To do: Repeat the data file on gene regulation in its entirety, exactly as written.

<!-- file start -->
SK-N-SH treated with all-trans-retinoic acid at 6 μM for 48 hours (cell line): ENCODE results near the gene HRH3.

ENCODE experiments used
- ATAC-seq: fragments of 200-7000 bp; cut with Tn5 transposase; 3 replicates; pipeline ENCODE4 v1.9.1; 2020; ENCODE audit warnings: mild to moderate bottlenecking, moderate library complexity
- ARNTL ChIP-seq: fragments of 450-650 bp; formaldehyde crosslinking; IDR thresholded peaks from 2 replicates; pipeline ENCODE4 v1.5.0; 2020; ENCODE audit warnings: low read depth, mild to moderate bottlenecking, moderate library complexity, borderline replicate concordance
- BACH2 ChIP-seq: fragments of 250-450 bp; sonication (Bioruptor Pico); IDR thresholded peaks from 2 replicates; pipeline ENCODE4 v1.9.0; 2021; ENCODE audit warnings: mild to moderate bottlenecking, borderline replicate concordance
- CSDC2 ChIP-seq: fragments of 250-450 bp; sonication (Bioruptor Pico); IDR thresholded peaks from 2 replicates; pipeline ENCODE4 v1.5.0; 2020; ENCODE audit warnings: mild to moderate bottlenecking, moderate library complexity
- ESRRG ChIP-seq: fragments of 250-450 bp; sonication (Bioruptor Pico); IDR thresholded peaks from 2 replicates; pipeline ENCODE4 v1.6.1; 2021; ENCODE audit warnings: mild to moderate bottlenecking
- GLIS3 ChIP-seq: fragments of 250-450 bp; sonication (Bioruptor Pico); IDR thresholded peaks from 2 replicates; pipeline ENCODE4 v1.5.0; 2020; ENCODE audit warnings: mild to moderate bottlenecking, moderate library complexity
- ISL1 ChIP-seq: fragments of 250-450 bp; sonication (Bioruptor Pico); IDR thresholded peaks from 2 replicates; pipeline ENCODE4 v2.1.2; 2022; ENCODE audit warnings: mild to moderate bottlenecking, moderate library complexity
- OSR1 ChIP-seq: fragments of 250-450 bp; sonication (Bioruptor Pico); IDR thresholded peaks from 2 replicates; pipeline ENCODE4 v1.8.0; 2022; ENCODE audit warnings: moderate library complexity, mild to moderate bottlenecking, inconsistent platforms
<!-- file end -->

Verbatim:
SK-N-SH treated with all-trans-retinoic acid at 6 μM for 48 hours (cell line): ENCODE results near the gene HRH3.

ENCODE experiments used
- ATAC-seq: fragments of 200-7000 bp; cut with Tn5 transposase; 3 replicates; pipeline ENCODE4 v1.9.1; 2020; ENCODE audit warnings: mild to moderate bottlenecking, moderate library complexity
- ARNTL ChIP-seq: fragments of 450-650 bp; formaldehyde crosslinking; IDR thresholded peaks from 2 replicates; pipeline ENCODE4 v1.5.0; 2020; ENCODE audit warnings: low read depth, mild to moderate bottlenecking, moderate library complexity, borderline replicate concordance
- BACH2 ChIP-seq: fragments of 250-450 bp; sonication (Bioruptor Pico); IDR thresholded peaks from 2 replicates; pipeline ENCODE4 v1.9.0; 2021; ENCODE audit warnings: mild to moderate bottlenecking, borderline replicate concordance
- CSDC2 ChIP-seq: fragments of 250-450 bp; sonication (Bioruptor Pico); IDR thresholded peaks from 2 replicates; pipeline ENCODE4 v1.5.0; 2020; ENCODE audit warnings: mild to moderate bottlenecking, moderate library complexity
- ESRRG ChIP-seq: fragments of 250-450 bp; sonication (Bioruptor Pico); IDR thresholded peaks from 2 replicates; pipeline ENCODE4 v1.6.1; 2021; ENCODE audit warnings: mild to moderate bottlenecking
- GLIS3 ChIP-seq: fragments of 250-450 bp; sonication (Bioruptor Pico); IDR thresholded peaks from 2 replicates; pipeline ENCODE4 v1.5.0; 2020; ENCODE audit warnings: mild to moderate bottlenecking, moderate library complexity
- ISL1 ChIP-seq: fragments of 250-450 bp; sonication (Bioruptor Pico); IDR thresholded peaks from 2 replicates; pipeline ENCODE4 v2.1.2; 2022; ENCODE audit warnings: mild to moderate bottlenecking, moderate library complexity
- OSR1 ChIP-seq: fragments of 250-450 bp; sonication (Bioruptor Pico); IDR thresholded peaks from 2 replicates; pipeline ENCODE4 v1.8.0; 2022; ENCODE audit warnings: moderate library complexity, mild to moderate bottlenecking, inconsistent platforms